Consumer Brands Association releases statement on tin mill steel tariffs
The Consumer Brands Association issued the following statement on the Department of Commerce’s preliminary determination regarding new tariffs on tin mill steel from President & CEO David Chavern.
The U.S. Commerce Department will impose preliminary anti-dumping duties on imports from Canada, Germany and China, sparing five other countries.
The statement read: “Today’s announcement from the Department of Commerce is a positive step toward protecting U.S. consumers, domestic manufacturers and their workforce. We are encouraged that our message was heard: ordinary people will inevitably bear the costs of new tariffs on tin mill steel through higher food prices and lost jobs.
“We’re hopeful that the final decision will solidly rebuke the claims of Cleveland-Cliffs, and the punitive outcomes on consumers and the domestic food industry that such tariffs would inflict.
“The Biden administration’s analysis correctly shows zero evidence of less-than-fair-market-value steel coming from five countries: The Netherlands, Taiwan, South Korea, Turkey and the United Kingdom.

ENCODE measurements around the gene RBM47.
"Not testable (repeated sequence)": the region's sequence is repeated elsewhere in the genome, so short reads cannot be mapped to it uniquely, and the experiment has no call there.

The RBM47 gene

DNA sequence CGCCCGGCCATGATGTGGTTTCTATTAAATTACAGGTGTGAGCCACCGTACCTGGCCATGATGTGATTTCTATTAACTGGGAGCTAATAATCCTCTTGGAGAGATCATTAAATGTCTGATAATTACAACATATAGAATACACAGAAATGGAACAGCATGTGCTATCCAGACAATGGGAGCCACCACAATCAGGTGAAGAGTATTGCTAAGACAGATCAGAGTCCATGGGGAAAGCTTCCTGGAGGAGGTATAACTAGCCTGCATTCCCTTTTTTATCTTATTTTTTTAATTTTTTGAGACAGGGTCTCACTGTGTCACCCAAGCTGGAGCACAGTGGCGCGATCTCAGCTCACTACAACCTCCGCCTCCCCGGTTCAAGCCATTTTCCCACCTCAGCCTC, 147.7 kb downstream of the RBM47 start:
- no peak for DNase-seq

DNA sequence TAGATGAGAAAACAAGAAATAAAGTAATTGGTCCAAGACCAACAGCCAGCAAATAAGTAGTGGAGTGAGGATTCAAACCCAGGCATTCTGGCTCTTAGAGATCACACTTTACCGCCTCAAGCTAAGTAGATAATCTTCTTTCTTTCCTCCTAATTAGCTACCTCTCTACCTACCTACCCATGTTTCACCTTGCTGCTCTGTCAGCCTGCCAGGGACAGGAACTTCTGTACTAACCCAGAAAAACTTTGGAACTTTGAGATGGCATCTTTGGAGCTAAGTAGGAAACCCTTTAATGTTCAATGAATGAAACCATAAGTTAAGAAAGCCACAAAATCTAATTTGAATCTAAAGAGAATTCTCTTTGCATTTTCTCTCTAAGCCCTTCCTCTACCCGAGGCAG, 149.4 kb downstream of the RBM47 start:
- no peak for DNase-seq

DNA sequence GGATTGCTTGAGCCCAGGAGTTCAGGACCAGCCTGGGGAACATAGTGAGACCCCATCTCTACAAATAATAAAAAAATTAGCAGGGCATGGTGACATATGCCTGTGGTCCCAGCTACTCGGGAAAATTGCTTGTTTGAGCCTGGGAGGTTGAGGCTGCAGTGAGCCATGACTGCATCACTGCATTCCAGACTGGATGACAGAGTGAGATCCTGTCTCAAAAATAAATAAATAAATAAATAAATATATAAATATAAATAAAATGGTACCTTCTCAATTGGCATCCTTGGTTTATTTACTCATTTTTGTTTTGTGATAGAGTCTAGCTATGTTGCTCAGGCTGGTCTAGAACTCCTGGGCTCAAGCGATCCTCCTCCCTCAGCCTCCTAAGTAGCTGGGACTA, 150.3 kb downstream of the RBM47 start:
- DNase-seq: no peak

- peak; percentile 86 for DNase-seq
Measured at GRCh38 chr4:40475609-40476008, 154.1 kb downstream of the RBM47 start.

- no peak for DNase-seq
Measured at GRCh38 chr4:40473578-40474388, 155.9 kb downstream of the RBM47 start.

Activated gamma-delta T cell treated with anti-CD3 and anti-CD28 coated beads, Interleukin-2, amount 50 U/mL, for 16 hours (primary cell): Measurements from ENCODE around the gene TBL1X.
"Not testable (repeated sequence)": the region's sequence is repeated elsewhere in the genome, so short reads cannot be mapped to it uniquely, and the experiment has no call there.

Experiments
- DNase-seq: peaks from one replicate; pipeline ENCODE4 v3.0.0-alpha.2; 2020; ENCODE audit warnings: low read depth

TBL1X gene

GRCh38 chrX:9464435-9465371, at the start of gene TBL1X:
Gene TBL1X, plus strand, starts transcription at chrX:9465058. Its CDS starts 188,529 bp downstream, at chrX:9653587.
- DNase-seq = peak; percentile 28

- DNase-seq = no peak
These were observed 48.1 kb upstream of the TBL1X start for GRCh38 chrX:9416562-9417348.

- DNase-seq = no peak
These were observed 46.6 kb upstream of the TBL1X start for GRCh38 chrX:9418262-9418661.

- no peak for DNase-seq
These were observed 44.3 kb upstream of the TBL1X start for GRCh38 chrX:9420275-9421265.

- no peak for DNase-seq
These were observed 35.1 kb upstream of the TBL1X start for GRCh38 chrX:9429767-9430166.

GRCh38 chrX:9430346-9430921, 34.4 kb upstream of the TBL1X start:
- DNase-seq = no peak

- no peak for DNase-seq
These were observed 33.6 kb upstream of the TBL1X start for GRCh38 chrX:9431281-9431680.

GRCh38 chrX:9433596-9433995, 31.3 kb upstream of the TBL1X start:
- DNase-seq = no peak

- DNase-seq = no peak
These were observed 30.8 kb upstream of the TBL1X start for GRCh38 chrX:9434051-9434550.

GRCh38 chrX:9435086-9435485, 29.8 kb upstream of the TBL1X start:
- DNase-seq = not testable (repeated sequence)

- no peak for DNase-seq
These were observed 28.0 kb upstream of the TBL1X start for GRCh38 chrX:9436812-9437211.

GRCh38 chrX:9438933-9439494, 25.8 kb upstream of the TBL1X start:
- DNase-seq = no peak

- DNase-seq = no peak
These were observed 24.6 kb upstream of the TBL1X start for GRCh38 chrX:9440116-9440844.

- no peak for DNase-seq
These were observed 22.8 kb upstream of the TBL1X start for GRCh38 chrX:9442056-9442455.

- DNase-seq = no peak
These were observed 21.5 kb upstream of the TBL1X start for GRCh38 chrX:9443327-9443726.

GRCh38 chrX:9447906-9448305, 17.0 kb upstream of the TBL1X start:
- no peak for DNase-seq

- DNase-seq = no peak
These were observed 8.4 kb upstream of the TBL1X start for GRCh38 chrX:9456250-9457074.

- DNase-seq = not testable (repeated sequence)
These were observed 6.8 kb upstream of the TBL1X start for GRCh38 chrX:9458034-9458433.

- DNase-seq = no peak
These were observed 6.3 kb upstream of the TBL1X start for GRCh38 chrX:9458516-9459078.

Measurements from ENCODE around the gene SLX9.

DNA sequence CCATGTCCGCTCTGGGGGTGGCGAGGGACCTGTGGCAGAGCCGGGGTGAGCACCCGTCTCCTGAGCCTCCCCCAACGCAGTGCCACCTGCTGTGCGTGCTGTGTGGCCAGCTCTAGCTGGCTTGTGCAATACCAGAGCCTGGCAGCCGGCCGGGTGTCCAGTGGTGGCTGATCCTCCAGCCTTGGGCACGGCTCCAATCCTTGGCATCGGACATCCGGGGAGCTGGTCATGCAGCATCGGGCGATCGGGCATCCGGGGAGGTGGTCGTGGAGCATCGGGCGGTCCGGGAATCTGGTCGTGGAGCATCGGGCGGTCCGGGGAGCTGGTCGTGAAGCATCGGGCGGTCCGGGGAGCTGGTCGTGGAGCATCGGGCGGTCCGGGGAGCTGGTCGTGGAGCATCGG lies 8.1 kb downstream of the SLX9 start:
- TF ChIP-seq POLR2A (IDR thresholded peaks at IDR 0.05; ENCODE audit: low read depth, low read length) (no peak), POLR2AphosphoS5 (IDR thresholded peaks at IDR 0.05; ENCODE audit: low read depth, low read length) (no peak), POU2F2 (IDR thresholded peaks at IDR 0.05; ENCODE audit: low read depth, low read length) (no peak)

“The extremely low preliminary duty rates on Canada (7.02 percent) and Germany (5.29 percent) further confirms that there is no merit to dumping claims and should lead the International Trade Commission to a no-injury determination.
“As it finalises its investigation, Commerce should further scrutinise its analysis and confirm that there is no reason to justify even these marginal tariffs on Canada and Germany.
“As the Biden administration continues its investigation, it’s imperative that Commerce and the International Trade Commission remain resolute in its efforts to protect all U.S. manufacturers and consumers, and to continue its fair and equitable execution of worker-centred trade policy.”
Since Cleveland-Cliffs first filed the tin mill steel tariff petition, more than 40 members of Congress and dozens of prominent food and agriculture groups have voiced opposition. The U.S. Department of Commerce and the International Trade Commission are expected to issue a final determination in early 2024.